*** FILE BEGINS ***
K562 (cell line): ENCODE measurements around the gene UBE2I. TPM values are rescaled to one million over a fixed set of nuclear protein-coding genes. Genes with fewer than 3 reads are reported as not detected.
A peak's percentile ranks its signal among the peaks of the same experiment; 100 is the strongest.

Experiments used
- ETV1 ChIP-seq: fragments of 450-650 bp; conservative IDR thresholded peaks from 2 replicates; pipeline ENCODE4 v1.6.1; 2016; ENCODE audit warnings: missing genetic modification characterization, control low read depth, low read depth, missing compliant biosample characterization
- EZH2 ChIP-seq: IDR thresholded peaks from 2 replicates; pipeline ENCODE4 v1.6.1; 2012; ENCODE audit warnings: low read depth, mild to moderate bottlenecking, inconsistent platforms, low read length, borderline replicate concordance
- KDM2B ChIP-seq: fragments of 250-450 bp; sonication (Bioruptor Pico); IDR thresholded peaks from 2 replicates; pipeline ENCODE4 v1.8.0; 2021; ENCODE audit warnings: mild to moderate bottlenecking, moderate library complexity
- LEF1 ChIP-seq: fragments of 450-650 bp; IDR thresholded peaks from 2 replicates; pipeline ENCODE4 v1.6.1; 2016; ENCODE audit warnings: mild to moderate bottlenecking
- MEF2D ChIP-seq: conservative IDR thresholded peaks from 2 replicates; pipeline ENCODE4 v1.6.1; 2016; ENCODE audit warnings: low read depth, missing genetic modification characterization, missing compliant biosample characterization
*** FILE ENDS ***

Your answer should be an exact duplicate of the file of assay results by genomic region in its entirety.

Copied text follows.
K562 (cell line): ENCODE measurements around the gene UBE2I. TPM values are rescaled to one million over a fixed set of nuclear protein-coding genes. Genes with fewer than 3 reads are reported as not detected.
A peak's percentile ranks its signal among the peaks of the same experiment; 100 is the strongest.

Experiments used
- ETV1 ChIP-seq: fragments of 450-650 bp; conservative IDR thresholded peaks from 2 replicates; pipeline ENCODE4 v1.6.1; 2016; ENCODE audit warnings: missing genetic modification characterization, control low read depth, low read depth, missing compliant biosample characterization
- EZH2 ChIP-seq: IDR thresholded peaks from 2 replicates; pipeline ENCODE4 v1.6.1; 2012; ENCODE audit warnings: low read depth, mild to moderate bottlenecking, inconsistent platforms, low read length, borderline replicate concordance
- KDM2B ChIP-seq: fragments of 250-450 bp; sonication (Bioruptor Pico); IDR thresholded peaks from 2 replicates; pipeline ENCODE4 v1.8.0; 2021; ENCODE audit warnings: mild to moderate bottlenecking, moderate library complexity
- LEF1 ChIP-seq: fragments of 450-650 bp; IDR thresholded peaks from 2 replicates; pipeline ENCODE4 v1.6.1; 2016; ENCODE audit warnings: mild to moderate bottlenecking
- MEF2D ChIP-seq: conservative IDR thresholded peaks from 2 replicates; pipeline ENCODE4 v1.6.1; 2016; ENCODE audit warnings: low read depth, missing genetic modification characterization, missing compliant biosample characterization